Rethinking the ebook
ebook is an odd term.
Sure, the idea of an electronic book is intuitive in its purest form. You share an author’s words online in a pleasantly readable form instead of printing them onto paper, binding them, and shipping them to a warehouse. That definition is very limiting, though. The technologies which make ebooks possible are multimedia storytelling platforms, where words are only one part of the experience. Imagine you could tell the same stories – with the same exact words – and make the experience so much richer than the traditional words-and-pictures way we execute a story idea in book form. Whether you want to be informed, entertained, diverted, or excited, the possibilities of an ebook expand dramatically when you think of it as an expressive medium rather than the mere digitization of thousands of words. Even the tasks change. You shift from “writing a book” to perhaps “immersing the audience”, with words as one of the many tools at the storyteller’s disposal. Present Tense LLC has decided to test some ideas on crafting new digital experiences designed for the phone and the tablet, and secondarily, for the more conventional Kindle-style e-reader. To select the themes and design for this “ebook” medium, we are trying to stay within these guidelines:
Episodic content: Our hypothesis is that non-fiction books designed for a digital platform should have shorter chapters on a wider range of topics/perspectives under one narrative theme. This is more appealing than one long narrative and should encourage skipping around rather than obligating someone to read a book from beginning to end to enjoy it.
Phone compatible: The apps are there, and if a book looks good on a phone, it will look good on anything. Episodic content with short stories and chapters will also make it more practical and pleasant for someone to enjoy this kind of experience on a phone. Our books may even have scroll bars instead of page numbers, to send better cues on length and to encourage skipping around rather than a sequential experience.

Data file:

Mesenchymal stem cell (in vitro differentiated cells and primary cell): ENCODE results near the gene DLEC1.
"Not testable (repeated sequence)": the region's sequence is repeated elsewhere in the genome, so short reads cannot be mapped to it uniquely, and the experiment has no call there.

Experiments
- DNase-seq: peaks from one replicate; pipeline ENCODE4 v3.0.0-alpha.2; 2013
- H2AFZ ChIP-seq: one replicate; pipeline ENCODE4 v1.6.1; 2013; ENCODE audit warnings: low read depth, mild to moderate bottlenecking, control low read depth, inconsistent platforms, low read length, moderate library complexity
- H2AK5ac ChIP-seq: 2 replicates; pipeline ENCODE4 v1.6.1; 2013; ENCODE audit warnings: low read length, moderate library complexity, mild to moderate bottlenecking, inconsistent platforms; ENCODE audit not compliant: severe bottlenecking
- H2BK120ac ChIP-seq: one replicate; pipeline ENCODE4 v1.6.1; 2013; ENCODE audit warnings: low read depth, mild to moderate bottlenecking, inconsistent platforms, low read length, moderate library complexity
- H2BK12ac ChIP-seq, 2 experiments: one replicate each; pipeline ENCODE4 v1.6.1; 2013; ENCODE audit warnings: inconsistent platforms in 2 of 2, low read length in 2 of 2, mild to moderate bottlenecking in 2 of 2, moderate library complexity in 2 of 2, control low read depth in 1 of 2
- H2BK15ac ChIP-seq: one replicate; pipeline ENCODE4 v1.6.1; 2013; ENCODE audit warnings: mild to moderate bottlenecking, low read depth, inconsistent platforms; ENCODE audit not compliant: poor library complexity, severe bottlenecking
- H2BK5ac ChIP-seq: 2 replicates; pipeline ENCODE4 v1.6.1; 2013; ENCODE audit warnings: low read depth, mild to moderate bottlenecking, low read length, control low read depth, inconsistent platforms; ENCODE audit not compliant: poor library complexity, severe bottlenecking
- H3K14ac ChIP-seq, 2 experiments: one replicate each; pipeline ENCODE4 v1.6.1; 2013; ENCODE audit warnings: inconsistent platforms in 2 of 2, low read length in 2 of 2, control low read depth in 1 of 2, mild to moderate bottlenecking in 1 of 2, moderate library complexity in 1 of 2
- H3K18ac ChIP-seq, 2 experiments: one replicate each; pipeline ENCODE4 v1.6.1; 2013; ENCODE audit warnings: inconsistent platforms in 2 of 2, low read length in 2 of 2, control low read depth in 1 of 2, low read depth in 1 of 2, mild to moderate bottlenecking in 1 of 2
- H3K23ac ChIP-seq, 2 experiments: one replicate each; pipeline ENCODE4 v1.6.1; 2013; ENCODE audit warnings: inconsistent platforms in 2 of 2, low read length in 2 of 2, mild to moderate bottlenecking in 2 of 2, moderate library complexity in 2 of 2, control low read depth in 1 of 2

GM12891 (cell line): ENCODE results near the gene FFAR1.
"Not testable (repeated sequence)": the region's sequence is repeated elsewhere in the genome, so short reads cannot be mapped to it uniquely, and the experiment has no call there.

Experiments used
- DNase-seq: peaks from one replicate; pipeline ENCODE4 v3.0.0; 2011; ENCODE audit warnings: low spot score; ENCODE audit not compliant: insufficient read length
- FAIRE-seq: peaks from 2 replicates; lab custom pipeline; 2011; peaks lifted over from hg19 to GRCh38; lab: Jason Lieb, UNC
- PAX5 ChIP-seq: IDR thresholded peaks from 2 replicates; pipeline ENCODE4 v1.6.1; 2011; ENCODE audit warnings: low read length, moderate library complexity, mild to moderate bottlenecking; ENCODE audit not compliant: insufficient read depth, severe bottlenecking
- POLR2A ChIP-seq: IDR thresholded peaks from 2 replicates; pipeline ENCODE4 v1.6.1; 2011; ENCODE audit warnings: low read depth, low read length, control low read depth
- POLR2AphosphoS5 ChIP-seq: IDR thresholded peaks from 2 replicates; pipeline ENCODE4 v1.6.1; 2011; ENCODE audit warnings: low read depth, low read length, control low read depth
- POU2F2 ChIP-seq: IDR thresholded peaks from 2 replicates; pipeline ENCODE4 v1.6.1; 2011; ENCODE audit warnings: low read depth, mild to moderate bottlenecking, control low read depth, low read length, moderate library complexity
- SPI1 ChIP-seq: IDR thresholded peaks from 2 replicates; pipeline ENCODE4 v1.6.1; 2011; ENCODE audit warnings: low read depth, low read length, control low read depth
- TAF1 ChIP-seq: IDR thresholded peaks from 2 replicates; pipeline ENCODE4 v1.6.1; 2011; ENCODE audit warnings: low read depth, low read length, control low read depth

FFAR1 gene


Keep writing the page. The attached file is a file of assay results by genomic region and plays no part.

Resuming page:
Multimedia content: We may not integrate video right away, but plan to include short audio clips to introduce or enhance different sections. Over time, we can envision the non-fiction “book” morphing into something which is part TED talk, part glossy magazine, part radio broadcast, part vlog, and of course, part book.
Very creative layout: Why shouldn’t books look like magazines, with bold layouts and high-resolution images and photos? Of course the answer is they should as long as the layout serves the material well.
Innovative marketing: In a way, these books and our approach to selling them will have more in common with a music album than a book. The books will have promotional videos. We may even issue some chapters as singles prior to launching the entire book, much as books used to appear in serial form. The marketing will also take advantage of dedicated social media to find and tap into the micro-niches that exist for nearly every topic you can imagine, no matter how mass or esoteric.
Scalability and affordability: Everything described above sounds expensive, like a massive coffee table book scrunched into a smartphone screen. Some books already exist in this format. But is there a way to make this format have more of a mass appeal rather than a premium or high-end one? If you believe that today’s readers – especially non-fiction readers – want to read in short bursts while relying on a mix of media sources every day, why shouldn’t they receive a more in-depth narrative in the same style? We are seeking a way to make these books meet the objectives above without costing too much.
Speed: This goes hand in hand with the previous points. We would like this format to be faster and more flexible than traditional publishing.
Our first release, due out in June 2016, will focus on blues music. Books on volunteering and on Americana will follow. And there may be more ideas if this platform achieves the appeal we hope it does. We look forward to hearing your ideas.
Frank Luby is co-founder and CEO of Present Tense LLC, a communications company dedicated to helping people express their ideas through better business storytelling. He co-authored the book “10/10: How to write business content that is memorable and effective” and was part of the team which translated and edited “Confessions of The Pricing Man” for author Hermann Simon. You can also follow Frank on Twitter: @FrankLuby